Cardinale Cabernet Sauvignon 1997
Cabernet Sauvignon from Napa Valley, California
The ideal growing season of 1997 resulted in a Cardinale wine of great depth and structure. Showcasing its extraordinary mountain vineyard sources, the 1997 Cardinale is a beautifully balanced, powerhouse wine with rich aromas and dark fruit flavors. This is the first vintage to include grapes from our Howell Mountain Estate vineyards. These grapes contribute to the wine's smooth complexity and lingering finish. 1997 Cardinale is 93% Cabernet Sauvignon and 7% Merlot.
The Wine Advocate - "There are 3,900 cases of the prodigious 1997 Cardinale, comprised primarily of Cabernet Sauvignon with a tiny dollop of Merlot. The wine has an opaque bluish black/purple color, a knockout nose of black cherry liqueur intermixed with cassis, lead pencil, mineral, and smoky oak. The glorious richness in the mouth is backed up by a full-bodied, opulently-textured, super-extracted wine that is neither heavy nor ponderous. Stunning purity, a fabulous multi-layered impression, and a finish that goes on for nearly a minute make this the most exciting Cardinale to date."
Wine Spectator - "Wonderfully proportioned, smooth and ripe, with rich black cherry, currant, wild berry and spice, offering depth and complexity, turning elegant and sophisticated. Cabernet Sauvignon and Merlot."
In 1983, Jess Jackson, proprietor of Kendall-Jackson Winery, decided to produce a world-class red Meritage wine. The name comes from the original Cardinale vineyard site at Kendall-Jackson's Lakeport winery. The wine is made predominantly of Cabernet Sauvignon blended with small amounts of Merlot and, in certain years, Cabernet Franc. Grapes are harvested from hillside vineyards located in both Napa Valley and Sonoma County. The wine is aged in 100% new French oak Chateau barrels to produce a forward, seamless oak character to match its intense fruit. View all Cardinale Wines
About Napa ValleyView a map of Napa Valley wineries
It's hard not to think of Napa Valley when thinking of California wines. The region is, after all, the one that brought world recognition to California wine making. The area was settled by a few choice wine families in the 1960's who bet that the wines of the area would grow and flourish. They were right. The Napa wine industry really took off in the 1980's, when vineyard lands were scooped up and vines were planted throughout the county. A number of wineries emerged, from large conglomerates to small boutiques to cult classics. Cabernet Sauvignon is definitely the grape of choice here, with many winemakers also focusing on Bordeaux Blends. Whites are usually Chardonnay and Sauvignon Blanc.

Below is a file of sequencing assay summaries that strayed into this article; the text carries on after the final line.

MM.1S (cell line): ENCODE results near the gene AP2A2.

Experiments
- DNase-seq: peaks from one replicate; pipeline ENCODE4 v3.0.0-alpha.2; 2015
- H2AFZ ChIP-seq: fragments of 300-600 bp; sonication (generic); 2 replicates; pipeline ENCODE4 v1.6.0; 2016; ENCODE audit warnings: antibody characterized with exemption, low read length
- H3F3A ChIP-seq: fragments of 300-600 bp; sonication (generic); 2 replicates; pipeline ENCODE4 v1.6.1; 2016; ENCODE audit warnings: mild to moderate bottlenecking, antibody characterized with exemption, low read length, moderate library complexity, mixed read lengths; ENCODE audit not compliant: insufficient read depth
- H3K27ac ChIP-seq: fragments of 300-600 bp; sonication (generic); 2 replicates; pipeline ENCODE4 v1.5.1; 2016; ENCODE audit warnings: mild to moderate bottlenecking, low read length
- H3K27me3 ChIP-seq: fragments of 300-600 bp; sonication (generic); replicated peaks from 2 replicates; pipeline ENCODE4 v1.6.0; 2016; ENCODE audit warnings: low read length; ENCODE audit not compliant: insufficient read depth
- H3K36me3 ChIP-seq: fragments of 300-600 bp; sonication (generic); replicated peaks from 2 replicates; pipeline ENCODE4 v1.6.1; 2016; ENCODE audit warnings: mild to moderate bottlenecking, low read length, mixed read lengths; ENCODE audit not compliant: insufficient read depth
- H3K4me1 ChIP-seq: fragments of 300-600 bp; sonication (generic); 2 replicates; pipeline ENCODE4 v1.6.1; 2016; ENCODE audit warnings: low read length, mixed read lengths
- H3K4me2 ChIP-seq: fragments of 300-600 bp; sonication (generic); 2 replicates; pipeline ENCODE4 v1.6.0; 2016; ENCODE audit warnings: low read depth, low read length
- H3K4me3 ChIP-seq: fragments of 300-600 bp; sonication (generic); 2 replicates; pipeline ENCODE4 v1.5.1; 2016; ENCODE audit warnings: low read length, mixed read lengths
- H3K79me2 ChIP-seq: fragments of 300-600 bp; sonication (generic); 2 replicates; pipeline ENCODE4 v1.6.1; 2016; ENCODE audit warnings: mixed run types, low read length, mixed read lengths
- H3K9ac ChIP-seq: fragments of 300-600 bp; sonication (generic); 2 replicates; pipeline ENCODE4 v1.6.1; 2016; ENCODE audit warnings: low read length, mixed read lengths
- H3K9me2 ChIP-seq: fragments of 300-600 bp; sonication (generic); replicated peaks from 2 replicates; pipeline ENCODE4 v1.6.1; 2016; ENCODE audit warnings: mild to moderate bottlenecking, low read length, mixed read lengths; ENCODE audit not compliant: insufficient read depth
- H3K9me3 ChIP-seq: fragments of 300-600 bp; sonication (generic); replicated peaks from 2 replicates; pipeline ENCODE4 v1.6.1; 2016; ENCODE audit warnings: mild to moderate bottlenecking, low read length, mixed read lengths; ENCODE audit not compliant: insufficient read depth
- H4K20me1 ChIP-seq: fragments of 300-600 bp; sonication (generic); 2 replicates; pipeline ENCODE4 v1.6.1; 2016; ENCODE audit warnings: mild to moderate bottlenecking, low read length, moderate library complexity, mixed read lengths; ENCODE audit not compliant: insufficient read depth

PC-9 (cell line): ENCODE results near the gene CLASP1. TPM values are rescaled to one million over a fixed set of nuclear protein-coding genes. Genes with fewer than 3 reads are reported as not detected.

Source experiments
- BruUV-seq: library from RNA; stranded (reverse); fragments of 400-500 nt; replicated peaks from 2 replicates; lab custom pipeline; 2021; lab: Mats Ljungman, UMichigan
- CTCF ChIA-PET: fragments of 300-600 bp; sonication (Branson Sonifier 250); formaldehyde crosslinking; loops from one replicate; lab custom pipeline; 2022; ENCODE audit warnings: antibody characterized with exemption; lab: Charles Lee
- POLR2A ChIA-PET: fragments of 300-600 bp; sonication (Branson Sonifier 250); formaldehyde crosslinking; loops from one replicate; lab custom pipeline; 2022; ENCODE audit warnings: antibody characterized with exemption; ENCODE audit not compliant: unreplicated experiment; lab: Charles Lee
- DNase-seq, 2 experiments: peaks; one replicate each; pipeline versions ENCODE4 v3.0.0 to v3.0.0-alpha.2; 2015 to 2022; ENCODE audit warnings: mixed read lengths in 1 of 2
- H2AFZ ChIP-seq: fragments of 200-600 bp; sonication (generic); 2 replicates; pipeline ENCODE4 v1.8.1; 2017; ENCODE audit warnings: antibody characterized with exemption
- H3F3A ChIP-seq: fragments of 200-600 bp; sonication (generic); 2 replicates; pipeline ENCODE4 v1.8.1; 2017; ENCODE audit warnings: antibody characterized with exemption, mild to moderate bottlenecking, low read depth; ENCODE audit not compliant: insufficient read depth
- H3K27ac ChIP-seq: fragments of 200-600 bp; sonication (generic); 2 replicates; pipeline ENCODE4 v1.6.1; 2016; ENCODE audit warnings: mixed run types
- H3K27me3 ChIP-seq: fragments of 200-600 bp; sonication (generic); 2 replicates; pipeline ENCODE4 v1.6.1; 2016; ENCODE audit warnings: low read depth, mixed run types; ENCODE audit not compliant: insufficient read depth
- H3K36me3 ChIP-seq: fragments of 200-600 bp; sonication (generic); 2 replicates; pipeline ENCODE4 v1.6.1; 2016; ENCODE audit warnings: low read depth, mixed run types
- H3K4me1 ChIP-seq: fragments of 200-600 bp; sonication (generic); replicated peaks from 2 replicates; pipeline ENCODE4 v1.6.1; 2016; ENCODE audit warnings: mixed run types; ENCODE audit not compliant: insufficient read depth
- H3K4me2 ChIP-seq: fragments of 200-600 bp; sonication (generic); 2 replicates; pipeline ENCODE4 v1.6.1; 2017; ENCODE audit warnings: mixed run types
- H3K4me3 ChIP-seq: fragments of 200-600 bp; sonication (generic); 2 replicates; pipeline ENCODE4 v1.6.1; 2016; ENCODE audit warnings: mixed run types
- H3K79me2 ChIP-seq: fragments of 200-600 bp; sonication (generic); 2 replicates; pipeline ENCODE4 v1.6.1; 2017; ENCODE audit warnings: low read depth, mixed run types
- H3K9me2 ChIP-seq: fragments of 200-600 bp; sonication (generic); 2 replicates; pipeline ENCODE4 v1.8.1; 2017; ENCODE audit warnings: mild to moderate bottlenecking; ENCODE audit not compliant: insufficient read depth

Notable FactsWithin the Napa Valley lie smaller sub-AVAs that lend even more character specifics to the wines. Furthest south is Carneros, followed by Yountville, Oakville & Rutherford. Above those two is St.-Helena and finally, just grated an AVA, Calistoga. These areas are situated on the valley floor and are known for creating rich, smooth Cabernet Sauvignon, Merlot and Chardonnay. There are a few mountain regions as well, nestled on the slopes overlooking the valley AVAs. Those include Howell Mountain, Stags Leap and Mount Veeder. Wines from the mountain regions are often more structured and firm, benefiting from more time in the bottle to evolve and soften.
About CaliforniaIt's not rare to see a wine's country of origin listed as "California." A country into itself in the wine world, California makes enough varieties and styles to match many European wine countries. It produces a diverse range of wines that span the quality spectrum.
The most famous of the California wine regions is Napa Valley, and these wines are certainly outstanding – but it's not as broad and diverse as its larger neighbor, Sonoma County. Down south, Santa Barbara's Santa Maria Valley is well-known for its Rhône blends, as well as cool-climate varieties like Pinot and Chardonnay. The Central Coast, the largest California AVA, has many different microclimates that lead to a wide range of wines with many sub-AVAs.
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